The big question is what is the purpose of the visit and what do they hope to accomplish? There has been talk of the Rebbes meeting high ranking officials/politicians to discuss the "persecution" of Charedim by the Israeli government.

IMHO, this is silly for a number of reasons. As the Satmar Rebbe said, the average American will not understand the Charedi position at all. The call by the Israeli government for sharing the burden seems very reasonable as do the budget cuts for schools that don't learn secular studies. It is very difficult to explain on one hand how you participate in the government and  take money while on the other hand you won't share the burden. In addition, Americans are not particularly fond of "welfare queens" which in truth, is what the Charedi population looks like. They want to not work and be supported by the government. In fact, this may actually affect the Charedi population in the US negatively because it may cause people to look more carefully and critically at the Charedi lifestyle (Section 8, welfare, medicare, shools, that don't teach secular studies, etc.) in the US.

The other reason given is to explain the situation to the Charedim in the US and get their support. Here also, I believe that this is not going to work. On one hand, the true believers, already believe and support the cause. On the other hand, the moderate Charedi who works may not be persuaded, if his kids can learn secular studies in high school why not in Israel? If he can work for a living why not in Israel? If anything this may cause a crisis of faith among these people as they start to question the wisdom of their leaders.

The other big question still unanswered is whether Satmar will participate. On one hand Satmar brings a lot of people, on the other hand they also have a lot of demands for their participation including:
1. All speeches in Yiddish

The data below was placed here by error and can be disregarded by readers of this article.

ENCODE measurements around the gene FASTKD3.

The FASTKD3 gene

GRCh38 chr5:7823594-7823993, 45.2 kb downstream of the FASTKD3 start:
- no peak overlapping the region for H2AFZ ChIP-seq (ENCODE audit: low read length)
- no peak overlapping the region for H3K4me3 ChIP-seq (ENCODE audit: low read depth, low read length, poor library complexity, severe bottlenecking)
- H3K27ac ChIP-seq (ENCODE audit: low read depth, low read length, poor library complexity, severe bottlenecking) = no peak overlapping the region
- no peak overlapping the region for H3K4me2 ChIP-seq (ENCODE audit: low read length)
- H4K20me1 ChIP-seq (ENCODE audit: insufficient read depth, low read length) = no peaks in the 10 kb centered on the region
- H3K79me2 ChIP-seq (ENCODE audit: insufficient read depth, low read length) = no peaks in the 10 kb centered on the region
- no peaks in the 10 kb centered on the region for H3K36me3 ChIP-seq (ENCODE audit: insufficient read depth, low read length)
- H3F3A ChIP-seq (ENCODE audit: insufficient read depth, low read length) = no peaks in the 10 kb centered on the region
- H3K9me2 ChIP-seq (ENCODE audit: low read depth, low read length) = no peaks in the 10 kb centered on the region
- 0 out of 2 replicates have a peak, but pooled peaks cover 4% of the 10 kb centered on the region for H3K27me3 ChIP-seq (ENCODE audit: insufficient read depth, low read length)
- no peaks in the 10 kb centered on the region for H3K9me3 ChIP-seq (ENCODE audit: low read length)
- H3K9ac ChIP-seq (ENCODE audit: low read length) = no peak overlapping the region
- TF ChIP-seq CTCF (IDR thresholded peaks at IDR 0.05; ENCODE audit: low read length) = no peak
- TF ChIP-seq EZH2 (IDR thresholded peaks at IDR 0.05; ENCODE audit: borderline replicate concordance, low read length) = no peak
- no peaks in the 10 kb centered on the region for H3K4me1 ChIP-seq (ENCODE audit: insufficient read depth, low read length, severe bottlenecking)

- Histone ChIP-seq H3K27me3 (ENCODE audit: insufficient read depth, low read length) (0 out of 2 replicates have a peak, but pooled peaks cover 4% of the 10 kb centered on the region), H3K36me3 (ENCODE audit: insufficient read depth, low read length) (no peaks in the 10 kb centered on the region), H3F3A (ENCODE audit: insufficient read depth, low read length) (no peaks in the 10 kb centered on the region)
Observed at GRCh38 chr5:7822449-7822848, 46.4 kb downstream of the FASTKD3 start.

2. No Israeli politicians (Charedim) can speak
3. The freedom to attack "moderates" like R' Shteinman

It will be fascinating to watch how this plays out over the next few weeks.

Monday, December 23, 2013

At least the Satmar Rebbe is honest about the draft for Charedim in Israel

In response to the upcoming visit to the US by prominent Chasidic rebbes to protest against the Israeli government the Satmar Rebbe said the following at a dinner last Saturday night.

There is a very big question. How can they make a demonstration [against the Israeli government] in front of the non-Jews when they themselves are part of the government and taking money from the government? Why should the non-Jew understand? The Charedi is benefiting from government budgets, is part of the government and has MKs in the government, why should he be any different then a chiloni? This is exactly what the government is asking from the Charedim, to share the burden. The non-Jew can understand that those God fearing Jews who don't participate and have nothing to do with the government and get no government money have a right to not be drafted as well and therefore a demonstration is worthwhile.

Now, you can disagree with his point regarding those who don't take government money, but his point regarding those who do take money is very hard to refute. If you participate in the government and take money then you also need to contribute, the government is not simply a cash machine.